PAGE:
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NerdScholar Favorites: 2014 Summer Reading Programs

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Summer Reading

Thousands of high school graduates are spending the summer preparing for their first day of college, which in many cases means they will be spend at least a few hours completing their first homework assignment—paging through their college’s summer reading book of choice.

Colleges everywhere are catching on to the trend of selecting a common book for incoming students to read over summer, an effort that introduces them more quickly to academic life. The value in the program comes from not only encouraging students to analyze the themes of a complex novel, but in joining their peers and faculty in an intellectual discussion during orientation.

Summer reading programs are a recent phenomenon, having been adopted only in the past twenty years and gaining real momentum since 2007. Yet these programs—often known as Common Reading or One Book One Campus programs—have experienced just as much pushback as they have support. The National Association of Scholars (NAS) has criticized colleges for often selecting ‘beach books,’ or rather books that do little to challenge students in a new and interesting way. But according to an Inside Higher Ed reporter, Allie Grasgreen, NAS still “generally agrees that such programs have value: less than a study of literature, they’re a tool to boost students’ critical thinking and social skills during the transition to campus.”

As colleges switch gears from commencement season to prepare for the arrival of their new freshman classes this fall, NerdScholar gathered a list of some of the most engaging novels being read by incoming students this summer. From topics of social injustices to civil liberties and sustainability, these novels and the schools behind them have a lot to teach the incoming class of 2018.


The College of New Jersey — Most Collaborative

The Other Wes Moore: One Name, Two Fates by Wes Moore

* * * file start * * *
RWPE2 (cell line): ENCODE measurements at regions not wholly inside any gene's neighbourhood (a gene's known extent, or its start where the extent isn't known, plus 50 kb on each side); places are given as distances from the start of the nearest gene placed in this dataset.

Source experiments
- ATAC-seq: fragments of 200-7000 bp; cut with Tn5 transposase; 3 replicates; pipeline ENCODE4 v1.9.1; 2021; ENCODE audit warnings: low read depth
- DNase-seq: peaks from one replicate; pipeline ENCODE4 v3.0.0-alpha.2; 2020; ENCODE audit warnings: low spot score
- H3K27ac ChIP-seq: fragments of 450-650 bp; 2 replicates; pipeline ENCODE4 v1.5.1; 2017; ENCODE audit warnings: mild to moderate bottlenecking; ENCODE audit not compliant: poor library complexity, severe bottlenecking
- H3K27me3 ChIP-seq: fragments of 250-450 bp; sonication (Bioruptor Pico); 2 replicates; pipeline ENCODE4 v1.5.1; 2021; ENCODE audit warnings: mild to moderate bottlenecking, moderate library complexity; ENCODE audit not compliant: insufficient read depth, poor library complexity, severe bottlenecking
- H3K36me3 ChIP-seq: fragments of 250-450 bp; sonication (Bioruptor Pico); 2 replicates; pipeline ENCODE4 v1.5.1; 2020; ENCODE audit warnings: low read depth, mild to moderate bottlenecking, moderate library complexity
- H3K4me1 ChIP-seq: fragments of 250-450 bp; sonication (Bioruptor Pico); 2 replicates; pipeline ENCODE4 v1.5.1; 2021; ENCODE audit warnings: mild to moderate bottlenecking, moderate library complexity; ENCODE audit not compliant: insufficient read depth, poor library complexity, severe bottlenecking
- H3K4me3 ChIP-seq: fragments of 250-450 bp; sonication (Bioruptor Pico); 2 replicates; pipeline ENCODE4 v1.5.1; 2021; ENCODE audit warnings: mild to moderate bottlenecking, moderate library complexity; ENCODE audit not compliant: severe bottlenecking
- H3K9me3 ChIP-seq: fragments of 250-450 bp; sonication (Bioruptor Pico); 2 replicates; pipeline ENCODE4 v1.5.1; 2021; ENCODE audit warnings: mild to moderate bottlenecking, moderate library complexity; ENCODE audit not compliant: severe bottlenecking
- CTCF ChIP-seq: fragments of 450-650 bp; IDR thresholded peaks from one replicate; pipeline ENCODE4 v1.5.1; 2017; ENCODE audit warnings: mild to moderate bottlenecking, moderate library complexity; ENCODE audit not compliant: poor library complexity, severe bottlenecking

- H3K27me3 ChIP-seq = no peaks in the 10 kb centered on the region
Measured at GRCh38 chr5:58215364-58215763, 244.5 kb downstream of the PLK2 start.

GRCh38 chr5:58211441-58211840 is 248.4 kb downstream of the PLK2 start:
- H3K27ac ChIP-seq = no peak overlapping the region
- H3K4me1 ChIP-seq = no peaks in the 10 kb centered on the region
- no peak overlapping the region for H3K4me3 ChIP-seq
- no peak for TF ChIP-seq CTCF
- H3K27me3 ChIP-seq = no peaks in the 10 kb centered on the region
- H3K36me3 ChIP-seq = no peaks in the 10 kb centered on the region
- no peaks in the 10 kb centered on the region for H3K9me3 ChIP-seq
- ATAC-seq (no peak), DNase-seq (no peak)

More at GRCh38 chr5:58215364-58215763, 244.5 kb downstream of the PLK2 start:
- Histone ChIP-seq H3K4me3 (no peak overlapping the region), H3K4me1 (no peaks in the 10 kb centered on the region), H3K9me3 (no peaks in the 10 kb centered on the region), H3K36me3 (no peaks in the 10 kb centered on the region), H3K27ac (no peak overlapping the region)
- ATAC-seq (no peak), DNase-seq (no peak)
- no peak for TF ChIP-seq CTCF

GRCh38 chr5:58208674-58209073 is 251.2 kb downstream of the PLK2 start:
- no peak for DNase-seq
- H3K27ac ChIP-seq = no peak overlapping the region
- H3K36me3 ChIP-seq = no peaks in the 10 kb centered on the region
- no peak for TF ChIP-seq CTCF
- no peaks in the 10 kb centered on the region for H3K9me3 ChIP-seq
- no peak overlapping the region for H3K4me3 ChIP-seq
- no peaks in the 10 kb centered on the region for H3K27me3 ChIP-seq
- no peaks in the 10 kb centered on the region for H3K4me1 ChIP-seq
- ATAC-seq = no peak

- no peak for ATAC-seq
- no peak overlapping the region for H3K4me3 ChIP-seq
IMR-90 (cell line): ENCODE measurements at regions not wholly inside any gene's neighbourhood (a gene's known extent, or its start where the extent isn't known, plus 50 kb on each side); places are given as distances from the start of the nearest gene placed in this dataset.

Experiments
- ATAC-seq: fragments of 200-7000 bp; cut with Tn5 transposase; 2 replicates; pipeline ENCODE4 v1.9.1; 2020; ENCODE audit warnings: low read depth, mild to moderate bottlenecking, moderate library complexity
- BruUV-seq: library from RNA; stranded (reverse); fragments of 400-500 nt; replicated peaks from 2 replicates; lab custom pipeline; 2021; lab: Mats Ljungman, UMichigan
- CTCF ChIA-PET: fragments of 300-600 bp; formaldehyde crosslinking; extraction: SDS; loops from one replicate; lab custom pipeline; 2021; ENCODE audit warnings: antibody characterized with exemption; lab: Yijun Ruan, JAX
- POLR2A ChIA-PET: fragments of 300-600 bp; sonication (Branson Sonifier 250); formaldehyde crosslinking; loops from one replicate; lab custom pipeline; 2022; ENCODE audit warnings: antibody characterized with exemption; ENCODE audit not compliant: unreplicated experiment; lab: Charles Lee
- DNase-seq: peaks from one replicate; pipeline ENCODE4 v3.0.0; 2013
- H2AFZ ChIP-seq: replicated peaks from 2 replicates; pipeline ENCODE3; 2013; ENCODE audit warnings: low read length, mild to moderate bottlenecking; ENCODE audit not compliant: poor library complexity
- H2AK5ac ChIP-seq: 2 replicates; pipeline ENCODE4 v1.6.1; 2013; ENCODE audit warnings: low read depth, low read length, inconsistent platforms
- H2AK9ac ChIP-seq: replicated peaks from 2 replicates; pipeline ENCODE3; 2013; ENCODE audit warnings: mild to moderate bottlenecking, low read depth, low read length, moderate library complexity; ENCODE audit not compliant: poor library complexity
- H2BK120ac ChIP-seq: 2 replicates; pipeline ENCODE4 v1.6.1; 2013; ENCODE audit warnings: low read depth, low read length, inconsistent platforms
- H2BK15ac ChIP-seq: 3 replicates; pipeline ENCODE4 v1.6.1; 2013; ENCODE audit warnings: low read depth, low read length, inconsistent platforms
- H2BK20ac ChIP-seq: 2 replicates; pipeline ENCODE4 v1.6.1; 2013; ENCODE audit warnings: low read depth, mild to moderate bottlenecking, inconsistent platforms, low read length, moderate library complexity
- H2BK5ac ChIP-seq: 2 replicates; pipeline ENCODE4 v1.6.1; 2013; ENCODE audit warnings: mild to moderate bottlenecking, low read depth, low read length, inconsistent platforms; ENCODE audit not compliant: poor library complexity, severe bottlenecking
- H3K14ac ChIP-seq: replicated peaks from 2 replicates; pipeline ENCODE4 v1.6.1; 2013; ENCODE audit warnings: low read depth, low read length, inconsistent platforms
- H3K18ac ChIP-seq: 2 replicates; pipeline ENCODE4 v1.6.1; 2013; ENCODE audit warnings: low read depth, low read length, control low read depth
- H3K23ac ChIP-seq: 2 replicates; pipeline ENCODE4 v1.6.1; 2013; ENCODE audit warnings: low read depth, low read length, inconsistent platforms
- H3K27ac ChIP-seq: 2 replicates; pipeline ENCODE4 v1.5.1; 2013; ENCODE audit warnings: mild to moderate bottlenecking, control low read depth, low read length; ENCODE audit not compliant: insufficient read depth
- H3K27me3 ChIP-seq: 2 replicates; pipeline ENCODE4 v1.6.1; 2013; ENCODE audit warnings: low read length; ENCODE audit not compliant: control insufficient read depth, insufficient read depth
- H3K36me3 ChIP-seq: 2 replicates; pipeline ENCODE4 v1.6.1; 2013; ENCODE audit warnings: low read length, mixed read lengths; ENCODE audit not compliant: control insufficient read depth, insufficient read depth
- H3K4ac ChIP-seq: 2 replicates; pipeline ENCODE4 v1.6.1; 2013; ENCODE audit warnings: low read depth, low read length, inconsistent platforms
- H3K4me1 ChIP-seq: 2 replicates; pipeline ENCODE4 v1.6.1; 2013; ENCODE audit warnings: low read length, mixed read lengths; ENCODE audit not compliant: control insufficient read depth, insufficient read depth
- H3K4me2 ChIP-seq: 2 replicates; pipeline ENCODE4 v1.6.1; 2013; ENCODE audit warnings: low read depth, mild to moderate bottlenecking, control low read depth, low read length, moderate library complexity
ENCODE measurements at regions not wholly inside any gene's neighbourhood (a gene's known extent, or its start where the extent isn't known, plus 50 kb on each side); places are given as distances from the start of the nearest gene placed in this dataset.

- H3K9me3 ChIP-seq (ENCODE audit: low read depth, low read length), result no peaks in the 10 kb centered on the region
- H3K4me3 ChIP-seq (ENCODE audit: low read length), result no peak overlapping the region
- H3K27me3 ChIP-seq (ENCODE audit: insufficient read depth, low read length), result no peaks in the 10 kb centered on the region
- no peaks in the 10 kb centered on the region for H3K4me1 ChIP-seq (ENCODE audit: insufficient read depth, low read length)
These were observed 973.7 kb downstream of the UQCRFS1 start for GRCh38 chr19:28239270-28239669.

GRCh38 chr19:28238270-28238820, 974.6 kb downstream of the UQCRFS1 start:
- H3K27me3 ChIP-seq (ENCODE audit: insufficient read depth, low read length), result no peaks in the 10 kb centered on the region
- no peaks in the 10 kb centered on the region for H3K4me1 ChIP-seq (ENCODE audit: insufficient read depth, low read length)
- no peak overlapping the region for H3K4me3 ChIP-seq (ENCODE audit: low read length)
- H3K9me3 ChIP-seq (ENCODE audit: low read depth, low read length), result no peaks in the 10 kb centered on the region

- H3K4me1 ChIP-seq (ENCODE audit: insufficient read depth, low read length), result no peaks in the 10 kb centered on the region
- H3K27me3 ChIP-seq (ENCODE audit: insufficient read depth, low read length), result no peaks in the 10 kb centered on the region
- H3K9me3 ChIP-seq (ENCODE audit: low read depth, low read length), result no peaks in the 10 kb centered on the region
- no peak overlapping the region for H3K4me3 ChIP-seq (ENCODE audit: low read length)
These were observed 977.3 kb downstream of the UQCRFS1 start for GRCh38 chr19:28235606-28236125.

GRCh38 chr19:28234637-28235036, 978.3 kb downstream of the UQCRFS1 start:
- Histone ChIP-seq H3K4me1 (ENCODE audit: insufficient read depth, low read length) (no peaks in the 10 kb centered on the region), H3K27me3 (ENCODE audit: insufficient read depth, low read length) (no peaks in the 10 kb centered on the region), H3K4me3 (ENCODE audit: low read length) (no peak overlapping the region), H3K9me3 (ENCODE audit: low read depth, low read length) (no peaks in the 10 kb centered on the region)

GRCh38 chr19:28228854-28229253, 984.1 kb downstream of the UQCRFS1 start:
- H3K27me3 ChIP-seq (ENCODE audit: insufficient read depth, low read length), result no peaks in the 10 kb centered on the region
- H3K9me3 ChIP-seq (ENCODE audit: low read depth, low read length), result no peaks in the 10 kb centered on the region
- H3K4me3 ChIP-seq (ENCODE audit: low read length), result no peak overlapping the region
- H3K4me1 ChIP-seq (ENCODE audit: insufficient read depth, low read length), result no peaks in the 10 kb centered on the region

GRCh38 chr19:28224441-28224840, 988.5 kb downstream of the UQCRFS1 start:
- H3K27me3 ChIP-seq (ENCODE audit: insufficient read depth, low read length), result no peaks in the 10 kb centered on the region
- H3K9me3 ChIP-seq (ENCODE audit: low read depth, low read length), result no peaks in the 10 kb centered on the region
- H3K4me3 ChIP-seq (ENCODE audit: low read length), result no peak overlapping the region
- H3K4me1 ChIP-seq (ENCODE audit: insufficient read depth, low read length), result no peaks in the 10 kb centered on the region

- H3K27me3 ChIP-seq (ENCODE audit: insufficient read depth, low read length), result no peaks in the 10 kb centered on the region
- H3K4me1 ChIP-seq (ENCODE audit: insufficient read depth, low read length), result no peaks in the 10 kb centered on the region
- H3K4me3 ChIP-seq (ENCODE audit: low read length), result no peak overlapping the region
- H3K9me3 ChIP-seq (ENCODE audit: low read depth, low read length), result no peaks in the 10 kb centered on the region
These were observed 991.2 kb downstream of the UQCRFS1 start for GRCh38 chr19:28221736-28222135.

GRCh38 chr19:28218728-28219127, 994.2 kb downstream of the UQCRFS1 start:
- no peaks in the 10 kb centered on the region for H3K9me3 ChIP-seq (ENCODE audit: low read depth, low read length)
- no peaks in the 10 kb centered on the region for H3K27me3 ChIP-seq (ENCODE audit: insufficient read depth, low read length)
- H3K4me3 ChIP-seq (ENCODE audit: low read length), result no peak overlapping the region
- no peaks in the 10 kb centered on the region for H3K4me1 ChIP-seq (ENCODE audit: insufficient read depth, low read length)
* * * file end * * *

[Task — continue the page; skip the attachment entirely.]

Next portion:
As one of the longest running programs to make our list, The College of New Jersey’s Summer Reading initiative is an integral part of the First Year Experience for new students. This year, the program will focus on the theme of “justice” in reading The Other Wes Moore: One Name, Two Fates. Author Wes Moore walks readers through the parallel lives of two people, who are raised in the same city with the same name, yet follow very different life paths. To end the program on a high note, Moore will join the students in a discussion of the issues raised in the book during the college’s orientation week. According to Lisa Grimm, psychology professor and coordinator of TCNJ’s First Seminar program, 95% percent of incoming students typically read the novel and attend the discussion, while also writing their first academic essay prior to the meeting. Academic courses and campus events will continue to discuss the theme throughout the year in order to help new students acclimate to intellectual life on campus.

2013 Summer Reading Book: The Big Truck that Went By by Jonathan Katz


Kalamazoo College — Most Immersive

We Need New Names by NoViolet Bulawayo

Kalamazoo’s Summer Common Reading program is now in its 14th year and run by the school’s nationally recognized First Year Experience initiative. Unique from past selected summer reading books, this year’s novel, We Need New Names by NoViolet Bulawayo, depicts the story of a young girl’s journey from Zimbabwe to, astoundingly, Kalamazoo, Michigan. The author will partake in the college’s 2014 orientation to discuss the novel with new students. As an added bonus, Bulawayo is also invited to address the same students during their graduation from Kalamazoo in four years’ time.

In light of the programs values, Zaide Pixley, the dean of the First Year and Advising at Kalamazoo, says that “to share a book means we all begin ‘on the same page’—literally. We hope that, through reading this book attentively, discussing it with peers and faculty, connecting it to other academic disciplines at [Kalamazoo] and making it relevant to students in surprising ways, the [common reading] experience will be seen as a microcosm of, and a model for, a liberal arts education.”

2013 Summer Reading Book: In the Shadows of the Banyan by Vaddey Ratner


Montana State University — Most Inspiring

I Am Malala: The Girl Who Stood Up for Education and Was Shot by the Taliban by Malala Yousafzai

Becoming a wildly popular read in the realm of education, I Am Malala is a truly inspiring story about a young woman’s fight for equal access to education. Montana State University’s freshman convocation program, held annually for freshman at the start of the fall semester, seeks to embolden incoming students to explore the hardships Malala Yousafzai describes in her autobiography.

In addition to reading the novel, MSU will offer its incoming students a chance to discuss the story with Shiza Shahid, co-founder and CEO of the Malala Fund, at the school’s new student convocation event. When asked about her experience with the book thus far, one incoming student says, “I am overwhelmed at what others in the world go through for an education that can be so easy to take for granted.”